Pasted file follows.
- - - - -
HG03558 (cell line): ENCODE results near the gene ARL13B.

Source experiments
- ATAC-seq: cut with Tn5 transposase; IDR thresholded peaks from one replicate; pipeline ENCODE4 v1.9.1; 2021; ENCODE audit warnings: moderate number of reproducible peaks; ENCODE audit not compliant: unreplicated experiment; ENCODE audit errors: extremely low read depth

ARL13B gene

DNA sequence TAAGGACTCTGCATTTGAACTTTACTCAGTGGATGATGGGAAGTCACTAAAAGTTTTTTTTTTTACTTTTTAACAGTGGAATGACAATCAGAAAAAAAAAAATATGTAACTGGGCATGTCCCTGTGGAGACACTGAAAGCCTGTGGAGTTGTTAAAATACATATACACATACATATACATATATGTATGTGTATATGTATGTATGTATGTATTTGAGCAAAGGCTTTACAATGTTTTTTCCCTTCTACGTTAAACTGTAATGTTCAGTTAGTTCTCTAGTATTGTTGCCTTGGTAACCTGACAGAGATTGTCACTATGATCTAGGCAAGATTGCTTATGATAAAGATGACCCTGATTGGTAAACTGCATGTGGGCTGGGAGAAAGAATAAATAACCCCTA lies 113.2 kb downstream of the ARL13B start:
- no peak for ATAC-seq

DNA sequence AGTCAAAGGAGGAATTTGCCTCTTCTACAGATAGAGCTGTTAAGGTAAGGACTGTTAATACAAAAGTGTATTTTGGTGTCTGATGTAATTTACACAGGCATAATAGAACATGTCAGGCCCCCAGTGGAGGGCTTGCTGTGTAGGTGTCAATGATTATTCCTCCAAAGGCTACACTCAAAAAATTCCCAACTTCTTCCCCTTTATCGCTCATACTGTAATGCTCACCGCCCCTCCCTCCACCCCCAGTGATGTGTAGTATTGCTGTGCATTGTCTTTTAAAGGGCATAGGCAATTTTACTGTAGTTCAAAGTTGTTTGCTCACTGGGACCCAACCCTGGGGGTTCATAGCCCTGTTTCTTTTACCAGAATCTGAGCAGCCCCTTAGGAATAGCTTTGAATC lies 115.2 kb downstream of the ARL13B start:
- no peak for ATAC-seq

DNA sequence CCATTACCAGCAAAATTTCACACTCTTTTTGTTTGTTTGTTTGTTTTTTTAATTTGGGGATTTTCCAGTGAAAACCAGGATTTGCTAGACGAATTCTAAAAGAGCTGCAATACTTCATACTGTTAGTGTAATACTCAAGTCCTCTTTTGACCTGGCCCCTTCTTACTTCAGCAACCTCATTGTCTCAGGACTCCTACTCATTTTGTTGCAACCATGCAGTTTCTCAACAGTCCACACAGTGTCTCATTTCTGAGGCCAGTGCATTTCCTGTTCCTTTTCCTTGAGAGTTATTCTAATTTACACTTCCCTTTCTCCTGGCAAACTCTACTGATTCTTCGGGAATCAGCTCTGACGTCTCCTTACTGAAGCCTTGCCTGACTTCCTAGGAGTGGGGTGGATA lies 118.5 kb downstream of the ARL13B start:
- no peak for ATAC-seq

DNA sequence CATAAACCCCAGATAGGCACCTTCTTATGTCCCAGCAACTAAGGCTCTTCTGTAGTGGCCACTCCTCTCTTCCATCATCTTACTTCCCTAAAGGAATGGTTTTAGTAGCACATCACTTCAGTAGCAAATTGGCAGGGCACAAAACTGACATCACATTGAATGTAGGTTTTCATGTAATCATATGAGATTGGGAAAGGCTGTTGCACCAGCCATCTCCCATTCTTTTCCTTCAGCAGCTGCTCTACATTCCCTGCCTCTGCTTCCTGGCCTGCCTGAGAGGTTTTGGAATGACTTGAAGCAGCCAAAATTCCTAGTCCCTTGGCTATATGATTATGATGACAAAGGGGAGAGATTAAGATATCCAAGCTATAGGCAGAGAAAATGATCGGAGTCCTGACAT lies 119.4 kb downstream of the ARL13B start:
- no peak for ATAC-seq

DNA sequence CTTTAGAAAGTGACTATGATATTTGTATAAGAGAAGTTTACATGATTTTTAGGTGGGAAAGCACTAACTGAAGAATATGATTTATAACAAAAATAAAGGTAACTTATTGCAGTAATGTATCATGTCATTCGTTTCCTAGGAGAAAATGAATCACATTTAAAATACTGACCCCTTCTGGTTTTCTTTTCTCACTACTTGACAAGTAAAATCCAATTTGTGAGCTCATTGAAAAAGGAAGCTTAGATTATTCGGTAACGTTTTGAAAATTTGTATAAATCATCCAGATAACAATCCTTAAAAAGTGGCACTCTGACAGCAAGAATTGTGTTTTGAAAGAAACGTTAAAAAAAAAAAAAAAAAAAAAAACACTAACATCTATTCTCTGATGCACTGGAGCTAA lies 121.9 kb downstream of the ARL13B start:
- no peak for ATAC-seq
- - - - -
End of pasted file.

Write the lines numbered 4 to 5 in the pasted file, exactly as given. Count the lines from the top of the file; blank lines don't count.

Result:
ARL13B gene

DNA sequence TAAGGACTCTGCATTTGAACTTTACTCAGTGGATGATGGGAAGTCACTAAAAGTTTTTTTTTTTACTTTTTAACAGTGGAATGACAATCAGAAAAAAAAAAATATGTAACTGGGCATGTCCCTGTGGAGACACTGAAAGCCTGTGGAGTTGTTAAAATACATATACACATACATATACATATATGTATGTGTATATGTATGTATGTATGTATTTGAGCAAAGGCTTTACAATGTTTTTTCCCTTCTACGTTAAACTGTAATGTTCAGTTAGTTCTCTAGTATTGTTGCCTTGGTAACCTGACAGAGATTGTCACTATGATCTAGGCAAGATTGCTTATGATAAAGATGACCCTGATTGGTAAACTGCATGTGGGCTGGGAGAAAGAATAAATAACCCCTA lies 113.2 kb downstream of the ARL13B start: